Joanne Phung
I have had an interesting year and can’t say that is has been the best but I am positive that things will get better. Relating that statement to this intervention, one of the unfortunate things that happend this year was that a close family member that I frequently see, got robbed A LOT of money. A little background on this person is that they moved here from a different country when they were 20 years old and left their family to pursue a better life, while barely knowing any English. This person eventually opened a restaurant and are there all day during their opening hours for seven days a week, except for the occasional day off. Because of this, it isn’t surprising that they are always tired, especially having endured this industry for 19 years. Then one night (June) while they were there by themselves and of course, the surveillance cameras being down for some reason, my family member gets robbed with 5 people surrounding them. We contacted the police and we were not able to recover the money.
Currently, my family member has escalated the tension surrounding our family. It has gotten much more difficult for my sister and me, as we have to be at the business more frequently while carrying a full load of school. In addition, my sister and I frequently get asked to do A LOT of things, and some of these requests are to the extreme and are very strange yet it has to be executed otherwise a fit occurs. Overall, this situation is complicated. However, seeing where this person has originated from and also experiencing the amount of effort and time that has been put into the business, to then having a large portion of their income get stolen has been very emotionally tolling for everyone but more to my family member that experienced it as it happend. Although I get very frustrated having to put effort into a task that I think won’t be beneficial to the situation, it is beneficial to the person that I am helping and that is something that I need to continue reminding myself. Although I can’t fully be in that person’s shoes, I understand that long term emotional endurance is unhealthy and can have negative effects. By understanding that, I can see past the task at hand and hope that it will help more than being superficial about the situation.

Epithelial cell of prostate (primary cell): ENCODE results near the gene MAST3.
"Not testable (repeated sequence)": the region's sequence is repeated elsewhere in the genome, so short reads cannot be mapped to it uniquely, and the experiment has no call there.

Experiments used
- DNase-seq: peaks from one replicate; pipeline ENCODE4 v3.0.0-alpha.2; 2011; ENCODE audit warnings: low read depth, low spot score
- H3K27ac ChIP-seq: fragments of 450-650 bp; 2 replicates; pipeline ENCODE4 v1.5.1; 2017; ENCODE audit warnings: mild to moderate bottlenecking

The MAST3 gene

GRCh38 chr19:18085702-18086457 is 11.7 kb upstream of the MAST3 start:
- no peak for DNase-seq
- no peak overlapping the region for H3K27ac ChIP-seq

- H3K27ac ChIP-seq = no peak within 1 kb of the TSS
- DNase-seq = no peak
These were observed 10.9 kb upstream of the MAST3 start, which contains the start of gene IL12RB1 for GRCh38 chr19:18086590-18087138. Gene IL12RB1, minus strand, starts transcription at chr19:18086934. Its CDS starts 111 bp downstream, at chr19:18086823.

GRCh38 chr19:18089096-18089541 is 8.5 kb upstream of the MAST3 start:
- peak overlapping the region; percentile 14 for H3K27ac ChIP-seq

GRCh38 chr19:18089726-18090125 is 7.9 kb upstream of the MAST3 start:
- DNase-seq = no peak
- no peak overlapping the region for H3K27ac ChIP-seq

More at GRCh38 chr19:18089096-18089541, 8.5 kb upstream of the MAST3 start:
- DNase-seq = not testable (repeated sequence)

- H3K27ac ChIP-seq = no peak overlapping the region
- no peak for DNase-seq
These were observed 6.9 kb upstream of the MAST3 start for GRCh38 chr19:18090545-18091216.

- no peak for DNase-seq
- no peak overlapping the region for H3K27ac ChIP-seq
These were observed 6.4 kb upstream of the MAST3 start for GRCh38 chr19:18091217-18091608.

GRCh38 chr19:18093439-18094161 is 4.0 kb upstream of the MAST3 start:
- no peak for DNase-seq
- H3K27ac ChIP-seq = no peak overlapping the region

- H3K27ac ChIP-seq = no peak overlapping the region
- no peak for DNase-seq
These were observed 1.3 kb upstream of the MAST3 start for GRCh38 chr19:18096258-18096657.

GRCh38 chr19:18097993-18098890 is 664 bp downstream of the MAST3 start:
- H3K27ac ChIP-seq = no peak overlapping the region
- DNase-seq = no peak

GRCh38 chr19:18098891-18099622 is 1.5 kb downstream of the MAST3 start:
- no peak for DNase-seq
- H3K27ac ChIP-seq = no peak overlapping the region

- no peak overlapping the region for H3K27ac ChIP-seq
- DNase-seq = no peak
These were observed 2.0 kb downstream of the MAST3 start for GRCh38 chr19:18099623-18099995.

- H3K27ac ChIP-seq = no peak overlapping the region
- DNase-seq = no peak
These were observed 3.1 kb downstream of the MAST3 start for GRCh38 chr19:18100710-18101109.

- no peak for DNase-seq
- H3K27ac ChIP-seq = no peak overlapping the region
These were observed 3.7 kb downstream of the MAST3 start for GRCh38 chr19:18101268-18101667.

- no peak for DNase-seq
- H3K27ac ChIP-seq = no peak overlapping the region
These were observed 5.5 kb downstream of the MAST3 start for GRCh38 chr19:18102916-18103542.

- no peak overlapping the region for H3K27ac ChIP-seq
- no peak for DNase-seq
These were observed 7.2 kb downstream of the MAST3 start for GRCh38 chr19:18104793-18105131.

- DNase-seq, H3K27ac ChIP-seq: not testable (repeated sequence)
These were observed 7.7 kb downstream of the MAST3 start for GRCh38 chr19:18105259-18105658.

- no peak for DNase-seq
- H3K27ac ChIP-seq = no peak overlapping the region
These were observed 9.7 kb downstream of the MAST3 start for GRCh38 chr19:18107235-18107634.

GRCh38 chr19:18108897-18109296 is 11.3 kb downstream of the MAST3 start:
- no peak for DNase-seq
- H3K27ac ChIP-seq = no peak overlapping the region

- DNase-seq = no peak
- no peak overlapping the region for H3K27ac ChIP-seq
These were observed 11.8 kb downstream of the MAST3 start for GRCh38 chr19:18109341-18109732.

McKayla Beavers
This week I went through a difficult experience with my family that challenged me in a few personal ways. My aunt who has struggled with alcoholism since the death of her husband has been somewhat dependent on my mom and my grandparents for the last few years. Her alcoholism has driven her to act in erratic and selfish ways, especially to the detriment of my younger cousin. A boy who has not only lost his father, but now his mother in a bitter decline. She attempted to harm herself this week by driving her car into a wall, a cry for help that my mother was left to pick up the pieces of. When I talked to my mom, who has just retired after working all her life and taking care of others and who had plans to move away to start a new business, has to now put that on hold to yet again support and care for my aunt in her recovery. I could sense that my mother was clearly discouraged when I spoke with her, but the remarkable compassion that she has maintained for her sister was still present. I think that her display of empathy in such a dark circumstance helped me in that moment to abandon my personal frustration with my aunt, for the harm she has caused to the ones I love and see her in a kinder light. It allowed me to once more choose to address the suffering she has endured and that brought her to this point. It is always more uncomfortable for me to recognize her pain, but in doing so I was able to see her beyond these issues and reconnect to the part of her experience that we are all inextricably tied to.

Saba Belay Kassa:
Since moving to San Luis Obispo I have encountered a plethora of people mostly sweet, however, one particular person, who I happen to see a lot has really been getting on my nerves, she has this ‘toxic’ energy about her – she is in the habit of constantly getting angry over the smallest inconveniences, for example, how someone is driving, the way people are parked, the way you walk, how loud someone is on the phone etc. she constantly complains about everything, and what’s worse is how she disguises it as “being blunt/or honest” when in actuality it is just rude. I often feel like I am walking on eggshells around her – unable to speak truthfully or confidently for that matter without feeling like she might freak out. Initially, I just kind of ignored it but recently I feel like her ‘toxic energy’ has really been weighing me down and influencing my outlook, and enthusiasm for life. I am generally a pretty positive person but having to interact with this sort of energy on a daily basis is just taking a lot of my positivity away from me.